New inventions which made almost all iphone and computer users happy. Scientists have developed a new technology that could lead to gen next wearable computers with self-contained power sources and smartphones that do not die even after hours of heavy use.
By tapping into the power of a single electron to control energy consumption inside transistors could reduce energy consumption in mobile devices and computers, which are at the core of most modern electronic systems.
Researchers from the Erik Jonson School of Engineering and Computer Science at the University of Texas at Dallas, a part of the new technology, found that by adding a specific atomic thin film layer to a transistor, the layer acted as a filter for the energy that passed through it at room temperature.
The signal that resulted from the device was six to seven times steeper than that of traditional devices and the steep devices use less voltage but still have a strong signal.
Dr Jiyoung Kim, professor of materials science and an author of the paper said, "The whole semiconductor industry is looking for steep devices because they are key to having small, powerful, mobile devices with many functions that operate quickly without spending a lot of battery power."
"Our device is one solution to make this happen," said Kim.
The most energy-efficient way to transmit signals in electronic devices are tapping into the unique and subtle behavior of a single electron.
Moreover, as the signal is so small, it can be easily diluted by thermal noises at room temperature.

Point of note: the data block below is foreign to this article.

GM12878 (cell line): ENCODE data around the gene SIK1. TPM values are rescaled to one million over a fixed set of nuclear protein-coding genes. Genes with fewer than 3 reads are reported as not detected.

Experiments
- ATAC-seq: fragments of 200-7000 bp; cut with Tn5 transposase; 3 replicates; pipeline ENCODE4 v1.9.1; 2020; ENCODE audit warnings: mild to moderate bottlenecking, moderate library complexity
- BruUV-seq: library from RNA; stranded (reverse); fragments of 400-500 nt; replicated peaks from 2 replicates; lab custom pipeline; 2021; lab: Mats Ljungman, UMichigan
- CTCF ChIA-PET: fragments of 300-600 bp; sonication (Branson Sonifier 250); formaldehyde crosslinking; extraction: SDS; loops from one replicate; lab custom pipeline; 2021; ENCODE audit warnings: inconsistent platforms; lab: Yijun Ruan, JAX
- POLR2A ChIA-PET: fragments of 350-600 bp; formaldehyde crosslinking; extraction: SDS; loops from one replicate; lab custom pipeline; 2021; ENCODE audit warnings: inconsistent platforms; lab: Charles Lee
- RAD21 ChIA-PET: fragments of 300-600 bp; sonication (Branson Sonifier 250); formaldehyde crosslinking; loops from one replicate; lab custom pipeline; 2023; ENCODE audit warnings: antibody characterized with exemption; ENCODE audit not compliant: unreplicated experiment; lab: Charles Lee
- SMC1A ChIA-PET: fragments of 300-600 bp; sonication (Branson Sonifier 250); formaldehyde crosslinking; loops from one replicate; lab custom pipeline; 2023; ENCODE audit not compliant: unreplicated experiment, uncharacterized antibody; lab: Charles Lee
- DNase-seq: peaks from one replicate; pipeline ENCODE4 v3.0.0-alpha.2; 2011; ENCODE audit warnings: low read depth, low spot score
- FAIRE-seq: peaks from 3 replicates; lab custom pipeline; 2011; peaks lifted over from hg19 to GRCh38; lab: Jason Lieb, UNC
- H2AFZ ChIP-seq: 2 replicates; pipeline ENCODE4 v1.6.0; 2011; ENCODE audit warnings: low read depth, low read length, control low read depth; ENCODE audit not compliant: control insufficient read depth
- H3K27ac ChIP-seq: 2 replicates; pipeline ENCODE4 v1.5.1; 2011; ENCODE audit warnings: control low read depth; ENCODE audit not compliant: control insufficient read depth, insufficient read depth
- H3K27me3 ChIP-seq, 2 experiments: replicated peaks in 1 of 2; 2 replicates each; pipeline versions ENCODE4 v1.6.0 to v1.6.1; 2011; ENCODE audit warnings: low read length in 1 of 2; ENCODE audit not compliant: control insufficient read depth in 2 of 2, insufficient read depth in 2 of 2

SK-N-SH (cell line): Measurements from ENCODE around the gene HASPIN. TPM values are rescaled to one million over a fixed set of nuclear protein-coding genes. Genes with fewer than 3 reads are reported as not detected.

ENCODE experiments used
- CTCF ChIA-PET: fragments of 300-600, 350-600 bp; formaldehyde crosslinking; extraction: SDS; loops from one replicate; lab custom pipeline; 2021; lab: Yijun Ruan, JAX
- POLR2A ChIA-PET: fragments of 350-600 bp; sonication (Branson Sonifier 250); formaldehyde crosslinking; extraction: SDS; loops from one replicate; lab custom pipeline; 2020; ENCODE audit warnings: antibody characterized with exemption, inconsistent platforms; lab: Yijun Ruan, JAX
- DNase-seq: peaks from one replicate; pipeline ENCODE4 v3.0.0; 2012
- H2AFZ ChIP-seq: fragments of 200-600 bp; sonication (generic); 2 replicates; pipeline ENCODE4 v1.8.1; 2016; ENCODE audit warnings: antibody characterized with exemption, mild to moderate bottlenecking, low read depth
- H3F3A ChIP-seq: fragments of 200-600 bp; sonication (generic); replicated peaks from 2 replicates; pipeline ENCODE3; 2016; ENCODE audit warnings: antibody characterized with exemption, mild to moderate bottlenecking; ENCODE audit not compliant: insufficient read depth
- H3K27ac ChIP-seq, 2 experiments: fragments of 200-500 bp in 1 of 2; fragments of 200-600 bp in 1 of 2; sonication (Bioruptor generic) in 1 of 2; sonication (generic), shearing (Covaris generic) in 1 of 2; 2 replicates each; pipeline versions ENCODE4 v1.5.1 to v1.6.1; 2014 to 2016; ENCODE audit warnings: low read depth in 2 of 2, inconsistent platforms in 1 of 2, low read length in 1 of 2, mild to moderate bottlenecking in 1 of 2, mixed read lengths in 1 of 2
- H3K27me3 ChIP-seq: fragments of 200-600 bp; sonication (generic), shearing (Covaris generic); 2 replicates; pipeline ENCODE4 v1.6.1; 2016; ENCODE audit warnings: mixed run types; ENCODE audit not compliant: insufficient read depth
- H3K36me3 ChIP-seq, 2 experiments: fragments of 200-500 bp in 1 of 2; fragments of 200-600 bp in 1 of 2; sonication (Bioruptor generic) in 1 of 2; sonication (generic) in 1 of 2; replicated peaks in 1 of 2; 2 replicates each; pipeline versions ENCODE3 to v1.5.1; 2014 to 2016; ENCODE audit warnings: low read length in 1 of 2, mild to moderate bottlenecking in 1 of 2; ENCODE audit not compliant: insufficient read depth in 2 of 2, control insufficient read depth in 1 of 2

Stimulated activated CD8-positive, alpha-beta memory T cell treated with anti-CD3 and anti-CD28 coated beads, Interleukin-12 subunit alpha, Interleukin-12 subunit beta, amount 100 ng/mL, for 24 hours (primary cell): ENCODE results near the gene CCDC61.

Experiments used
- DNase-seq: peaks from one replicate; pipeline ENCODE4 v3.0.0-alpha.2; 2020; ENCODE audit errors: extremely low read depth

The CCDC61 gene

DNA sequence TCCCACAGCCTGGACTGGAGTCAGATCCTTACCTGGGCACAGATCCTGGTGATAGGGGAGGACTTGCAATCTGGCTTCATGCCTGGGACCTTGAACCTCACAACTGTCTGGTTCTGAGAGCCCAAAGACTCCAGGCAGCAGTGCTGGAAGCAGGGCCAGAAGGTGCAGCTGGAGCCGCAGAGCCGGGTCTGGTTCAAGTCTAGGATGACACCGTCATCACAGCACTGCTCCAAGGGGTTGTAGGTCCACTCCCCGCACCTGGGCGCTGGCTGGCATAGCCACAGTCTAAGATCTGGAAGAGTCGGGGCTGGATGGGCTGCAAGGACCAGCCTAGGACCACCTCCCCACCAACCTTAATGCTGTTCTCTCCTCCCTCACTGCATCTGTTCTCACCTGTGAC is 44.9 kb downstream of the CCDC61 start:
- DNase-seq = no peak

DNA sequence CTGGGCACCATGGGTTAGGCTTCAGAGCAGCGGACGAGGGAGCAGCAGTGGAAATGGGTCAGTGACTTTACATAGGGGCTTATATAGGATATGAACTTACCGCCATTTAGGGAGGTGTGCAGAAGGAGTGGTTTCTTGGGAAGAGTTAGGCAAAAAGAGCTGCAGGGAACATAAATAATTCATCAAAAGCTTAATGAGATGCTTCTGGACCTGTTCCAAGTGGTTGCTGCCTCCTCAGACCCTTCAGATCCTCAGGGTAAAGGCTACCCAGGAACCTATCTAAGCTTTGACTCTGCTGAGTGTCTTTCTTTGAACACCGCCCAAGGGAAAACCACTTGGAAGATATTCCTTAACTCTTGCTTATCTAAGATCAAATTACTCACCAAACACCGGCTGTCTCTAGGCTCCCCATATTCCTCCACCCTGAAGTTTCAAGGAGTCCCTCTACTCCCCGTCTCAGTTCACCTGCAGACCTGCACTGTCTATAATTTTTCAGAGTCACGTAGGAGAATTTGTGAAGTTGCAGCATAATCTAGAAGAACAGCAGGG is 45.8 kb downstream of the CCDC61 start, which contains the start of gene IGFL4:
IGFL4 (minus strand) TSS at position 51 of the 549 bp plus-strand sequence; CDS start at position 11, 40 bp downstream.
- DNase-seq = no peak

To verify this quantum signal, engineers and scientists who build electronic devices typically use external cooling techniques to compensate for the thermal energy in the electron environment.
The filter created by researchers is one route to effectively filter out the thermal noise.
Dr Kyeongjae "KJ" Cho, professor of materials science and engineering and physics and an author of the paper said that transistors made from this filtering technique could revolutionize the semiconductor industry.
Cho said, "Having to cool the thermal spread in modern transistors limits how small consumer electronics can be made."
"We devised a technique to cool the electrons internally allowing reduction in operating voltage ? so that we can create even smaller, more power efficient devices," said Cho.
We know that devices such as a smartphone or a tablet computes requires electrical power for operation. While, reducing operating voltage would mean longer shelf lives for these products and others.
Researchers said that lower power devices could mean computers worn with or on top of clothing that would not require an outside power source, among other things.
To create this technology, researchers added a chromium oxide thin film onto the device. That layer, at room temperature, filtered the cooler, stable electrons and provided stability to the device.